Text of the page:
First, I had to make it out of the airport. After 12 hours on a plane from NYC to Panama City to the central city of Cochabamba, I was detained in the Bolivian Interpol office thanks to my suspicious pelican case, which apparently looks like a tote for a dirty bomb. A lack of sleep and a slipping grasp on Spanish complicated things; finally, after some pidgin explanations and hand signals, I was free to go.
The next day our small crew, including two Overland Experts instructors and our guide, a former advertising exec from New Zealand named Cory Rowden who grew up in Bolivia, climbed into our column of two Toyota Hiluxes — a compact pickup known as the “indestructible truck” — a Nissan Pathfinder and a Nissan Patrol. Four hours out of Cochabamba, the pampa or open plain grew into the heat and humidity of thick jungle, and we crept down muddy logging roads and worse. From there we climbed back through the mountainous countryside of the Yugen Indian Reservation.
There was a night boat crossing through a log-ridden river; we climbed 14,000 feet through the Andes; thick Amazonian forest caught us at the bottom of a 8,500-foot descent; we searched for a gas station among the boondocks for hours, driving on fumes.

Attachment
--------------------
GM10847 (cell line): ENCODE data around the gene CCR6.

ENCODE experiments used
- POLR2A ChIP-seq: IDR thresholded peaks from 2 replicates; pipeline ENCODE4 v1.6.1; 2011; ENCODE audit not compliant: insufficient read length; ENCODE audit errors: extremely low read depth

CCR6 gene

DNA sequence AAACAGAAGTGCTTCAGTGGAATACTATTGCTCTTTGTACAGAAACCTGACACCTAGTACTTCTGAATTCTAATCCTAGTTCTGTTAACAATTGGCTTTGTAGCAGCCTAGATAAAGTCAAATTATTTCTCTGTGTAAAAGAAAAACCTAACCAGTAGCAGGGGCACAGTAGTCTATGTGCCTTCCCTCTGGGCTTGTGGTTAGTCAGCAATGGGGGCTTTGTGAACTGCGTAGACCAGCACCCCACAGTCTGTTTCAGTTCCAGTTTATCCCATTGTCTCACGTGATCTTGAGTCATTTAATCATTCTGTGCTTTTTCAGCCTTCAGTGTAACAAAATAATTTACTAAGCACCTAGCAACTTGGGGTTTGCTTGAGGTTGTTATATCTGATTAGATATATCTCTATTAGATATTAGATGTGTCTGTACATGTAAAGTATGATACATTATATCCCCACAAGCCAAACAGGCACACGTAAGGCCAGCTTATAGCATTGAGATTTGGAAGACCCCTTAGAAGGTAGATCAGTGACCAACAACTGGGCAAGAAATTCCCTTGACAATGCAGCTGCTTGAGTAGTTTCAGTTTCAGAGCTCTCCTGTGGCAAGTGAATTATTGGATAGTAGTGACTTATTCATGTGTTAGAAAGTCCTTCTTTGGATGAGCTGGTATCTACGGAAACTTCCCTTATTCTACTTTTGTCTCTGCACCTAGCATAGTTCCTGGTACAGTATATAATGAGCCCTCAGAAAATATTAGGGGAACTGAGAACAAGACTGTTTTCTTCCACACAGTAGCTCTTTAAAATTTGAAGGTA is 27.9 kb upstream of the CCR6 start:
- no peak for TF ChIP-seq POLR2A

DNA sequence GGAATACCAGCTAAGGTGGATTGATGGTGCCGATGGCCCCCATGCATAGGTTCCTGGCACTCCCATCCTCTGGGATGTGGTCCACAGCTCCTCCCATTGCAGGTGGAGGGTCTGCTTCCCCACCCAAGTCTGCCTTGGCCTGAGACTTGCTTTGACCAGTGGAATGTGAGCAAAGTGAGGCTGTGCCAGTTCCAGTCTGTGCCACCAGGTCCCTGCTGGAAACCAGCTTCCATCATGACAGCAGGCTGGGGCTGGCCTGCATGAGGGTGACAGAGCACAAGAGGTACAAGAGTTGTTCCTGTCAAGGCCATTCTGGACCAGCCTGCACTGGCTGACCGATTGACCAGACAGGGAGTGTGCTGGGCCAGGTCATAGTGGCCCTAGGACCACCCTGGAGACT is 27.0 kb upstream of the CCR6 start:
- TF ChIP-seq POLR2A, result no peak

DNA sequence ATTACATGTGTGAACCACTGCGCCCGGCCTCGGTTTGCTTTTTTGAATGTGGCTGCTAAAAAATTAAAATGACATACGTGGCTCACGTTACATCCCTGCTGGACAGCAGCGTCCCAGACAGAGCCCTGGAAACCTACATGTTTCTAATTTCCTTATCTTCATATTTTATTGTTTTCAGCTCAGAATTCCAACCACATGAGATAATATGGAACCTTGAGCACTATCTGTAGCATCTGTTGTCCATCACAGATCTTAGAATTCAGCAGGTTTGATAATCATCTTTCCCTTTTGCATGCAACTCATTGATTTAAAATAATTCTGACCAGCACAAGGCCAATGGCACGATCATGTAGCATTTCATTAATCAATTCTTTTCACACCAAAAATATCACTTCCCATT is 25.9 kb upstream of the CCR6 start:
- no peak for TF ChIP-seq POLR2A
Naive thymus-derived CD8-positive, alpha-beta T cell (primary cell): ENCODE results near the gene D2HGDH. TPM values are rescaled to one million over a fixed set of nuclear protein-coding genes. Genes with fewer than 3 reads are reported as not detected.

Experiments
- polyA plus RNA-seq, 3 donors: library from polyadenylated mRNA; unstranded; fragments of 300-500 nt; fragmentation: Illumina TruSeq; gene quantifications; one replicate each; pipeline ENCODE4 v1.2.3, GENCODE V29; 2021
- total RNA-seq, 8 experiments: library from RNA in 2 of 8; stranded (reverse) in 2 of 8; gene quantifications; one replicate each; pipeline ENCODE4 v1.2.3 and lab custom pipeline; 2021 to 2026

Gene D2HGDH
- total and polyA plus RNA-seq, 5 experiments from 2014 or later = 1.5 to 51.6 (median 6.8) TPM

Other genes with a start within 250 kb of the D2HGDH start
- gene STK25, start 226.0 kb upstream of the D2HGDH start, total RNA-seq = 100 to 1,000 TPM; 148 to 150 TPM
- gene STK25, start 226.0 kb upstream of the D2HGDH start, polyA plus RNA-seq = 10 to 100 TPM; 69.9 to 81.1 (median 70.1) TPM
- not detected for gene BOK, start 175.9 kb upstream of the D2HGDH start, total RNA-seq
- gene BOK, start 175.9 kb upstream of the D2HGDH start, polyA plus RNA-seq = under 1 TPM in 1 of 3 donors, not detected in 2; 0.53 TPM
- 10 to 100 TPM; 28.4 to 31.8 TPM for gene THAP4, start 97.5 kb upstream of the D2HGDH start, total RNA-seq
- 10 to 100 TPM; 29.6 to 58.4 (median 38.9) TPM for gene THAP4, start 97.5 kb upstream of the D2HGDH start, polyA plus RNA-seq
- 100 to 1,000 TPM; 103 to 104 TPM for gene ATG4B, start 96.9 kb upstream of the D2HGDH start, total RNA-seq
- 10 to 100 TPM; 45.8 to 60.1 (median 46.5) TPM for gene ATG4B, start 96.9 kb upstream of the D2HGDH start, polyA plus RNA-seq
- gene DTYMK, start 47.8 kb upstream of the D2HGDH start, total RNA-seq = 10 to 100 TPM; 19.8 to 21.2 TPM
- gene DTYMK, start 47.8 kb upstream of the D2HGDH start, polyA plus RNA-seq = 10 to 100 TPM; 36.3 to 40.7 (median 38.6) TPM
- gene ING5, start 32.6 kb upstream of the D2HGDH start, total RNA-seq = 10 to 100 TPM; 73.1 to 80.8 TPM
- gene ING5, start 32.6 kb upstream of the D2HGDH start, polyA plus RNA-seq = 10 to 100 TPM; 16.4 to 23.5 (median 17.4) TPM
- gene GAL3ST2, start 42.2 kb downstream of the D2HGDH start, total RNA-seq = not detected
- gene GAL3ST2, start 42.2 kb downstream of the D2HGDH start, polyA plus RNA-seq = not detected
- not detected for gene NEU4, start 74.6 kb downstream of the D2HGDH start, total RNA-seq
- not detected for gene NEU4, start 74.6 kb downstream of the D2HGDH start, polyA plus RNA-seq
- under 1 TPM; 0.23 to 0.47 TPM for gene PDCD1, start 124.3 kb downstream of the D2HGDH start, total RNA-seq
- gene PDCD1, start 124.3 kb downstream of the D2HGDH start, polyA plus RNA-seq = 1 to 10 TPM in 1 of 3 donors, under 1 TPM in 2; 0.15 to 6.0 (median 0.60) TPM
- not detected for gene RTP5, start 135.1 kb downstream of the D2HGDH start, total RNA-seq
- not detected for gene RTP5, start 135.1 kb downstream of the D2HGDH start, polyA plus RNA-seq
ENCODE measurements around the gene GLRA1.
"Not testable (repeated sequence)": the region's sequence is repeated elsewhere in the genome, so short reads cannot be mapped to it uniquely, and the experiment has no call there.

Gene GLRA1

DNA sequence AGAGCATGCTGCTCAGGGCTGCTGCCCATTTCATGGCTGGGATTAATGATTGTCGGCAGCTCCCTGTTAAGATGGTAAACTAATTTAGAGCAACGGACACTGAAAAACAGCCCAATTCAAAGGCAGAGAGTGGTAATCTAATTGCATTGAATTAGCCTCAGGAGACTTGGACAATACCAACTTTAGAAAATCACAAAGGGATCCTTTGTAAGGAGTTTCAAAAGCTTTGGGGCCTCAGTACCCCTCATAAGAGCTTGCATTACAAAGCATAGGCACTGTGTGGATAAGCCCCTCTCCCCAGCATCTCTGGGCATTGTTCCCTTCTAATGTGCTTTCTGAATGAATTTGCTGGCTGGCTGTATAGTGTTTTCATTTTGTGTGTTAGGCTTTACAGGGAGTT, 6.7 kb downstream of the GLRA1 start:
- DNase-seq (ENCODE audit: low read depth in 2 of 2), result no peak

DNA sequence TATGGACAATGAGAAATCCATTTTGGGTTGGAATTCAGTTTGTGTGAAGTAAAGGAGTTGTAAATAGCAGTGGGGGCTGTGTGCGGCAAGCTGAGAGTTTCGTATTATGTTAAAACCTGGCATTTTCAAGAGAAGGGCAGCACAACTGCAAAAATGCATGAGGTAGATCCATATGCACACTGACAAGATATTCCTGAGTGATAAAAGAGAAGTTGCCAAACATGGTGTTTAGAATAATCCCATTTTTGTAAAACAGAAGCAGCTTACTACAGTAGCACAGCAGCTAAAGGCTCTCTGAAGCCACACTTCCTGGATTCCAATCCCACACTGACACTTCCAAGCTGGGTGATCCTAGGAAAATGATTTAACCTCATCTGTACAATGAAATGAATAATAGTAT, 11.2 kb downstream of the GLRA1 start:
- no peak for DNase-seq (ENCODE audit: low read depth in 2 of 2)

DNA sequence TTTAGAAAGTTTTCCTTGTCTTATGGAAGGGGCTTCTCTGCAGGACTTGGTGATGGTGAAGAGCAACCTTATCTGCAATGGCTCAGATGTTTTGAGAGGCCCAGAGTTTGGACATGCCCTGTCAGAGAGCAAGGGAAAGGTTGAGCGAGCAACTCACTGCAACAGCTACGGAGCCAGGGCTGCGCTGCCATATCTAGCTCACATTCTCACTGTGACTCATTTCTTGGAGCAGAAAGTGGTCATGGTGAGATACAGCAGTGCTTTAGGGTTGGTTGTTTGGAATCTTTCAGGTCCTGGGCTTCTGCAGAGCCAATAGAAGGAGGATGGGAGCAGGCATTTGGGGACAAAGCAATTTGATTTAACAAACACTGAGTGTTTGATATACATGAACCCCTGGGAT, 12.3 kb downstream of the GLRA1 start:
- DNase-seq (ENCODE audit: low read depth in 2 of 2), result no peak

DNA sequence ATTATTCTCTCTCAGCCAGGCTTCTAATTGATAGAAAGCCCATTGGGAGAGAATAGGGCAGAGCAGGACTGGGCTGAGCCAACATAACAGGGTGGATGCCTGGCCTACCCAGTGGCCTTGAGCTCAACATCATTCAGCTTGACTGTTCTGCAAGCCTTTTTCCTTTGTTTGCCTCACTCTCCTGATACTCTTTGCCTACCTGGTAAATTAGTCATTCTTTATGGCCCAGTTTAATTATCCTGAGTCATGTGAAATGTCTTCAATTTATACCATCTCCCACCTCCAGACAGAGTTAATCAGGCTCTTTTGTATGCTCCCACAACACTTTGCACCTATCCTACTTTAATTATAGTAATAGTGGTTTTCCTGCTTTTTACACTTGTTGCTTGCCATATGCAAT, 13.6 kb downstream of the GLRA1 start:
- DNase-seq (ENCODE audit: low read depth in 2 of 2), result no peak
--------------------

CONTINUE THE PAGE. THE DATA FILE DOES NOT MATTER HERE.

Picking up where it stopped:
No day thereafter was simple. There was a night boat crossing through a log-ridden river; we climbed 14,000 feet through the Andes; thick Amazonian forest caught us at the bottom of a 8,500-foot descent; we searched for a gas station among the boondocks for hours, driving on fumes. We navigated Death Road, which was named the most dangerous road in the world in 1995 and kept on being nasty through 2006, when it killed approximately 200 to 300 people in one of the worst years in its history. It was a beautiful view, made all the more poignant by my shaking knees.
Outside of Guanay we crossed the sketchiest bridge I’ve ever seen, a wooden swing bridge, supported by a couple of steel wires, barely wide enough for a car, hanging 30 feet above the water. Between Mapiri and Sorata we slipped along roads narrower than the Death Road (my knees again shaking violently). We cruised the shores of Lake Titicaca, the most wonderfully named body of water in the world, bounded only by the Andes against the horizon.
By the end of the nine days our vehicles were barely recognizable, covered with mud, rain, scratches and dents from the terrain we’d traversed. We didn’t carry the same external signals of harsh journeys — but the road we’d conquered, country we’d marveled at and people we’d met had made their mark all the same.